Traffic head calls for revamp of driving lesson methods

Head of the Traffic Department, Superintendent Rodney Ellis (file photo)
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by Carlena Knight

[email protected]

Head of the Traffic Department, Superintendent Rodney Ellis, has publicly shown his support for updating the methods used to teach people to drive.

Ellis also outlined a few suggestions for doing so.

“What we are seeing is that persons are learning to drive in a small car but as soon as they get their license, they are getting an SUV and they cannot manoeuvre that SUV,” he explained.

“We are not telling you what you can buy but, what I believe, until you can manoeuvre that vehicle you shouldn’t drive it.

“We should have grades of license and a period that you would move from that vehicle up to a larger vehicle. In some larger countries you would get your licence to drive, let’s say in the villages, and then when you have some more experience then you can go on the highway. Something like that we have to look at,” Ellis said.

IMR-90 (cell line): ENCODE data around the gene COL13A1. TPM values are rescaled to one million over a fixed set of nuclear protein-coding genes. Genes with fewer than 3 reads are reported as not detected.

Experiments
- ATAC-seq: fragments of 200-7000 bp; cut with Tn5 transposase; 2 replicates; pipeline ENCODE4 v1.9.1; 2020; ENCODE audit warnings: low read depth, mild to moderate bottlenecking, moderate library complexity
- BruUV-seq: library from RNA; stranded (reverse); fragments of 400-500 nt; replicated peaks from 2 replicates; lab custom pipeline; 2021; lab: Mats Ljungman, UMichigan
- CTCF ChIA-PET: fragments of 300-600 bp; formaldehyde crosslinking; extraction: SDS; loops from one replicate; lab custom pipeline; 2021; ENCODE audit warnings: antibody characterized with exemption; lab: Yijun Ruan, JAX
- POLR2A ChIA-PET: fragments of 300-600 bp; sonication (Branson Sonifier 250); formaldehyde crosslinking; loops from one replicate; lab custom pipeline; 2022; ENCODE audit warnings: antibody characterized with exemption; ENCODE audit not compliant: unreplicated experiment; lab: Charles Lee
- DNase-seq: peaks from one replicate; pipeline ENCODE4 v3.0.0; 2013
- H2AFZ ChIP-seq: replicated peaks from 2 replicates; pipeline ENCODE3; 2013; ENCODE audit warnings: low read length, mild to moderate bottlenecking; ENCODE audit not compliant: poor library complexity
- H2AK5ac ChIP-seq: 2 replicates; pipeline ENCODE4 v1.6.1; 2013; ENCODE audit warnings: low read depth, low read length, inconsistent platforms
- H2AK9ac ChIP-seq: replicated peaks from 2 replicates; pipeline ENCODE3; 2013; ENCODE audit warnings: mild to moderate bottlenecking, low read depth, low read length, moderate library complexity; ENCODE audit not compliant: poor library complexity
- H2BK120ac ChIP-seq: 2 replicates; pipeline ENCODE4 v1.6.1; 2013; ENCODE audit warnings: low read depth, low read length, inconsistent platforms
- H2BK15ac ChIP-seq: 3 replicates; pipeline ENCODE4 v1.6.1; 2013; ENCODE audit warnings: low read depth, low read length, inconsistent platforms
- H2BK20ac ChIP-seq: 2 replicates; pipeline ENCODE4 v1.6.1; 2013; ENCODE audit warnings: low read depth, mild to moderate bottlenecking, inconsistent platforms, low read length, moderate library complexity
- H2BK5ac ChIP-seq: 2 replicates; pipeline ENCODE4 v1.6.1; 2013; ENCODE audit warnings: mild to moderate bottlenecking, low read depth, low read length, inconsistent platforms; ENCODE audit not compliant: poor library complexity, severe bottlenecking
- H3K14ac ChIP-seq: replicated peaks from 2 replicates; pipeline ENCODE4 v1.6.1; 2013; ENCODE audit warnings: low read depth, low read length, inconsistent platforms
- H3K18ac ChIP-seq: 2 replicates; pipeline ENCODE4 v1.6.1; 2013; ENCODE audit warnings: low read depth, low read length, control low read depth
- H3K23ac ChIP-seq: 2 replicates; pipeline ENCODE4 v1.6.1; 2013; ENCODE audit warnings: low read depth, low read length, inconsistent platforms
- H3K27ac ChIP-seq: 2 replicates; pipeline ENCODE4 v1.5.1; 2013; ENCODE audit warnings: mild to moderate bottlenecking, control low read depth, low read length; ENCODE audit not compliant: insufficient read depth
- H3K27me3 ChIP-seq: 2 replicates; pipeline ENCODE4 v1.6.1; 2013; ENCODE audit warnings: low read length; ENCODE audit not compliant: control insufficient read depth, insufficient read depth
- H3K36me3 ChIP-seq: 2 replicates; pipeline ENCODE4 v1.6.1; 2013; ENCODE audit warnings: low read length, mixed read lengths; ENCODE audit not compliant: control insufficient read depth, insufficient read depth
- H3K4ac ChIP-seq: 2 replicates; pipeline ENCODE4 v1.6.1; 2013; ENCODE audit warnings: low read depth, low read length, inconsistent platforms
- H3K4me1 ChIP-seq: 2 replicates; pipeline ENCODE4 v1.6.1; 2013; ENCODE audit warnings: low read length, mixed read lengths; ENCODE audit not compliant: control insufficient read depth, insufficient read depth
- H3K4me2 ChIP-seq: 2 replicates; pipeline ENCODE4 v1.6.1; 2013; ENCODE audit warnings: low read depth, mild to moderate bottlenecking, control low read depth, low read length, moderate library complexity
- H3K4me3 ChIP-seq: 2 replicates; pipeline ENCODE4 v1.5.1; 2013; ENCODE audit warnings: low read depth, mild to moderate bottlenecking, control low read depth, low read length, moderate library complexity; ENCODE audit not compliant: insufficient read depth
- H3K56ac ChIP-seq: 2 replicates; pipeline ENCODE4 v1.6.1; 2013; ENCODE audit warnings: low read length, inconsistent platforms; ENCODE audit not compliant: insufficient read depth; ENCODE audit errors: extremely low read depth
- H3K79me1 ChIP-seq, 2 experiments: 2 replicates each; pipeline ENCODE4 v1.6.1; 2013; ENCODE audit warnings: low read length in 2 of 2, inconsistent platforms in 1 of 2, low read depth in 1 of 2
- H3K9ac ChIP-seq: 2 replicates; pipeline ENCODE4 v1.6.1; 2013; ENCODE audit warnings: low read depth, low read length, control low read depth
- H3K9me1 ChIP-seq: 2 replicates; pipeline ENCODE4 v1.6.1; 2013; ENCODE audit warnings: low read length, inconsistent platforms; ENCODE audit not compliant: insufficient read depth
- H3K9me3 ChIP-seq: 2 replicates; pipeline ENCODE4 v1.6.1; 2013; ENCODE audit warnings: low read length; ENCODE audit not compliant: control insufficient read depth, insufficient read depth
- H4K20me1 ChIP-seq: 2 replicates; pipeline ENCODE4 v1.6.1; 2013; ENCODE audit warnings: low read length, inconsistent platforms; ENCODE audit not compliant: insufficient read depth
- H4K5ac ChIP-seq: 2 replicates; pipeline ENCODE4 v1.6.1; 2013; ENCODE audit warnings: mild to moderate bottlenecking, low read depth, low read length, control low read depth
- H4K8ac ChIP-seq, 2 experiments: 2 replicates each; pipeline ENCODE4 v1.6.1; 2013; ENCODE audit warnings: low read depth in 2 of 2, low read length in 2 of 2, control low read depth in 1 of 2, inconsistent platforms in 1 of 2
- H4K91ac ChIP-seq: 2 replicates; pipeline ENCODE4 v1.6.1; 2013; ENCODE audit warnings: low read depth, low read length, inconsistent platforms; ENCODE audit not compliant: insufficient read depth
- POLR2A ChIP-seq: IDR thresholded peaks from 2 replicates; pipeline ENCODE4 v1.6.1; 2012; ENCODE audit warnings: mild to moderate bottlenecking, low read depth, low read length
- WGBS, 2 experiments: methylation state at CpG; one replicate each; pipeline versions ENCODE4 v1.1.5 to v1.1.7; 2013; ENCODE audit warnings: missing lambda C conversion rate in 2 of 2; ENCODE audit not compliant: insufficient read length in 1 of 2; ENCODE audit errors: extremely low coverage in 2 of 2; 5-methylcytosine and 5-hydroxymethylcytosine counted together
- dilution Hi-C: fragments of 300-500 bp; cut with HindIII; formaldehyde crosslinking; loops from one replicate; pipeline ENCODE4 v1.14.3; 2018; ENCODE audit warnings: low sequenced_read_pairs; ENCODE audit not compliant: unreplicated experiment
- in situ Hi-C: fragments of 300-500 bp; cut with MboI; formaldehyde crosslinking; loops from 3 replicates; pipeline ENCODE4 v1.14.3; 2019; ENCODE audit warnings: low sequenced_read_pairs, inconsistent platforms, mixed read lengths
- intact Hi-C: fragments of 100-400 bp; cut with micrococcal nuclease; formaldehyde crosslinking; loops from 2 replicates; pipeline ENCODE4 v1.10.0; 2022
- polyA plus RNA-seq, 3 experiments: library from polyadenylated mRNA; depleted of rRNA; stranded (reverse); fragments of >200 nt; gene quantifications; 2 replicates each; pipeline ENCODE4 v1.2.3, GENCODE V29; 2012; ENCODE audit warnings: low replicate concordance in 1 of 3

Preventing those learning to drive from entering the city was another area Ellis suggested, along with the possibility of classes being conducted in the evening.

“Persons are teaching these new drivers to drive and they are coming into the city when these persons cannot manoeuvre the vehicles properly.

“The suggestion I would make is that until these persons can manage these vehicles properly, they should not be in the city or up at Sir Vivian Richards Cricket Stadium until you can control that vehicle because it is causing some obstructions,” he said.

“Also, too, teaching persons to drive at night because what I notice is that most of these instructors do their training during the day.

“I am not sure if the laws permit to teach to drive in the night, if not then we will have to make some adjustments to that because learning to drive just in the day, well, you see what can happen there,” Ellis added.

He was speaking on the matter earlier this week as he gave an update on the mid-year statistics for traffic offences and collisions.

More than 6,000 tickets for traffic offences were dished out during the first half of this year, doubling last year’s figure for the same period, while the number of road smashes so far this year has topped 1,000.

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